Main Page Content
Independent study and research
Independent study (PSH 499, 599 and 699) offers undergraduate and graduate students the opportunity to do psychological research. For undergraduate students, most independent study assignments involve working in faculty laboratories assisting with faculty and/or graduate student research. In this context, students acquire experience in a variety of research activities, including the design and construction of experiments and research stimuli, the gathering of data from research participants (human or animal), the analysis of data, and even the writing of formal research reports for publication or presentation at scientific conferences (students sometimes even earn the privilege of being included as co-authors on such efforts).
In special cases, undergraduate students are permitted to conduct research projects of their own design, with the careful supervision of a faculty member. This is often true in those cases where students are doing honors theses, but the opportunity is not limited to honors students.
Nor is independent study limited to laboratory work. Some students use independent study as a means for studying in depth some topic that is not covered in formal courses, but in which the student has a particular interest. For example, a student might want to learn more about hypnosis or about tactile perception among the visually disabled. We do not offer course work on these topics, but they could be explored via independent study.
In all cases, if you want to do independent study, the first thing you should do is find a faculty member who is doing the kind of research you are interested in or is willing to supervise your research or reading in your topic of interest. If a faculty member is willing to assist you, or to have you work in his/her laboratory, he/she will help you enroll formally in independent study. Incidentally, you do not have to be a psychology major or minor to take advantage of independent study in psychology. All you need is to find a psychology faculty member who is willing to supervise your work.
The following are some examples of the kinds of research projects in which undergraduate and graduate students have been involved recently:
- Studying the effect of capitalization on work-family enrichment
- Research on the impact of team interactions on motivation and performance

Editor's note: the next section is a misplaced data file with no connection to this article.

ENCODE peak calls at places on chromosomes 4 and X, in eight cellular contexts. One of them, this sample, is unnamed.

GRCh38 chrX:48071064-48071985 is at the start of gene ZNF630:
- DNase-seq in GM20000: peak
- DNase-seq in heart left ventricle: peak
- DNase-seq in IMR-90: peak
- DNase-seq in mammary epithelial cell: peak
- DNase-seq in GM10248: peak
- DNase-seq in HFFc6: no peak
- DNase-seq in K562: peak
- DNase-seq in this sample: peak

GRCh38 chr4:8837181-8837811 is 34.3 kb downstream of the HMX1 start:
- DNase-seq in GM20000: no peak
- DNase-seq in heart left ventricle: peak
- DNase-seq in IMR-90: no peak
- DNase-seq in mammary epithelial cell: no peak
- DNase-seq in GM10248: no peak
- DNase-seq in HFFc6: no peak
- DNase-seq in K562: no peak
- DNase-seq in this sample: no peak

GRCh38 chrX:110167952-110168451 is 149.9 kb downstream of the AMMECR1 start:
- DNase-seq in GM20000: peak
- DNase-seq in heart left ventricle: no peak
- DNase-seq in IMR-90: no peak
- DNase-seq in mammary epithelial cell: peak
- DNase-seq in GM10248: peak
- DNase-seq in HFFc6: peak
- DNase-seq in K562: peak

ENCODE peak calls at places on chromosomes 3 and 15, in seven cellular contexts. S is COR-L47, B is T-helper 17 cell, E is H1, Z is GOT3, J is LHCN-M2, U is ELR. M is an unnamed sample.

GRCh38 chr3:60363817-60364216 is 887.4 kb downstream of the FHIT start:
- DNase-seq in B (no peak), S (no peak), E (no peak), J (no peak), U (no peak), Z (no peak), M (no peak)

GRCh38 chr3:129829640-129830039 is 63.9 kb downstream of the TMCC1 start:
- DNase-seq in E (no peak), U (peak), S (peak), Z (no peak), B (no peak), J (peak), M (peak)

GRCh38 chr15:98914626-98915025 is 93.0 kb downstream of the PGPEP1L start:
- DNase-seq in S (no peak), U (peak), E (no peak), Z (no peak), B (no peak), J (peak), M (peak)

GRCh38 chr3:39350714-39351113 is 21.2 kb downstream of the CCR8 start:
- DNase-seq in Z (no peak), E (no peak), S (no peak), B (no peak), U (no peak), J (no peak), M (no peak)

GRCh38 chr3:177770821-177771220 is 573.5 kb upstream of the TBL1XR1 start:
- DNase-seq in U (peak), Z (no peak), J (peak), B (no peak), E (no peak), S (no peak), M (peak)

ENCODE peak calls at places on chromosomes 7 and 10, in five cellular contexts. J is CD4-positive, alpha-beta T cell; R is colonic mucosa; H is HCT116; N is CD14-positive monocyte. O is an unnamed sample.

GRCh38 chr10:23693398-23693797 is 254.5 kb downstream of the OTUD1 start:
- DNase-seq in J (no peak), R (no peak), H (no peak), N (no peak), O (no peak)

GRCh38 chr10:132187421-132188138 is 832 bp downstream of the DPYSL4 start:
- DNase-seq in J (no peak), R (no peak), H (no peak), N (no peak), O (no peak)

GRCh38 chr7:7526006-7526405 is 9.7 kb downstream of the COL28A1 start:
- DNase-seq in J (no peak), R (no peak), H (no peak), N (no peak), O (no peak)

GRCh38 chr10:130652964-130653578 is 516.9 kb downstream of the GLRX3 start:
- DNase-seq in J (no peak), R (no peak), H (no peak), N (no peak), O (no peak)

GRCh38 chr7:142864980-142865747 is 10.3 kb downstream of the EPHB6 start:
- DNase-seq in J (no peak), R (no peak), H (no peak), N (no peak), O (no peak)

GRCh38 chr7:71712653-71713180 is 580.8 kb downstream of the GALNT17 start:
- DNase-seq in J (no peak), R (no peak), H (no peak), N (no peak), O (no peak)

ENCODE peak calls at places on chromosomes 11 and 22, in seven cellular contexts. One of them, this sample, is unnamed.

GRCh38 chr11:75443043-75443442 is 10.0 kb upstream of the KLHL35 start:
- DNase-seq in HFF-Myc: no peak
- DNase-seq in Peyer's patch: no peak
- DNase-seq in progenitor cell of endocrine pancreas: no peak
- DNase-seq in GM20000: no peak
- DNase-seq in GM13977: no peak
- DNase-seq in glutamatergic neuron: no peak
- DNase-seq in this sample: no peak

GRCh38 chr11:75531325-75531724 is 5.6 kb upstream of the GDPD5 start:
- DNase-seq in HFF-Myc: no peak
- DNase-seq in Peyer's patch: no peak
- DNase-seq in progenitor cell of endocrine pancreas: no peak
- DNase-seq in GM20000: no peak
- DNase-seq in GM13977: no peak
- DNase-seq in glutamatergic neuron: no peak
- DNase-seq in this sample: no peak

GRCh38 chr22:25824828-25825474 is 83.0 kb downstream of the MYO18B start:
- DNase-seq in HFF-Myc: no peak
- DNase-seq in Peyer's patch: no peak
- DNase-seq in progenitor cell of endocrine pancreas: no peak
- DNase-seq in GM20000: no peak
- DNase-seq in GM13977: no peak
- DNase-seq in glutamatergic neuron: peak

- Computational modeling of associative learning
- Research on stereotype threat and math performance
- Reviewing the literature on flextime in the workplace
- Research on minority students’ sense of belonging and academic success
- Using eye tracking to study the role of attention in associative learning
- Measuring changes in pupil diameter during expectation of emotional images
- Studying the validity of the concept of social intelligence; and examining the emotions of awe and elevation.
- Research on factors that impact reactions to pride displays by marginalized groups
- Research on the impact of bullying on individuals with visual impairments
- Studying the effect of negative text on reading comprehension
- Research on impulsivity in children
- Examining the effects of television on exercise
- Evaluation of self-management procedures to increase students’ pro-environmental behaviors
- Using technology to teach parents behavioral strategies to increase desirable behaviors with their children with autism
An important way in which graduate students in psychology gain research experience is by doing a formal master's thesis. For specific requirements and details regarding this option, graduate students should consult their graduate study materials and the Coordinator of Graduate Studies.
Research participation and SONA
Frequently, faculty and graduate students who are doing research advertise for people who would be interested as serving as participants in that research. In many cases, undergraduate students can earn credit in certain courses (usually PSH 110) by participating in such projects. Such opportunities generally are advertised on SONA, which is a website that manages recruitment and scheduling of participants and awarding of credit to participants. If you are enrolled in PSH 110, please check the SONA website. Additional information about SONA and the research participation assignment can be found in the research participation document in your PSH 110 syllabus. If you have any questions or concerns about SONA or the research participation assignment, please email email@example.com. If you have any questions or concerns about the research studies that you completed, please contact the participant pool coordinator (Jim Witnauer, firstname.lastname@example.org) or the IRB administrator (Julie Wilkens, email@example.com). For more information, please download the documentation about SONA policies and procedures in PSH 110. These projects are wonderful opportunities to acquire an insider's view of research in psychology, so be sure to look for them.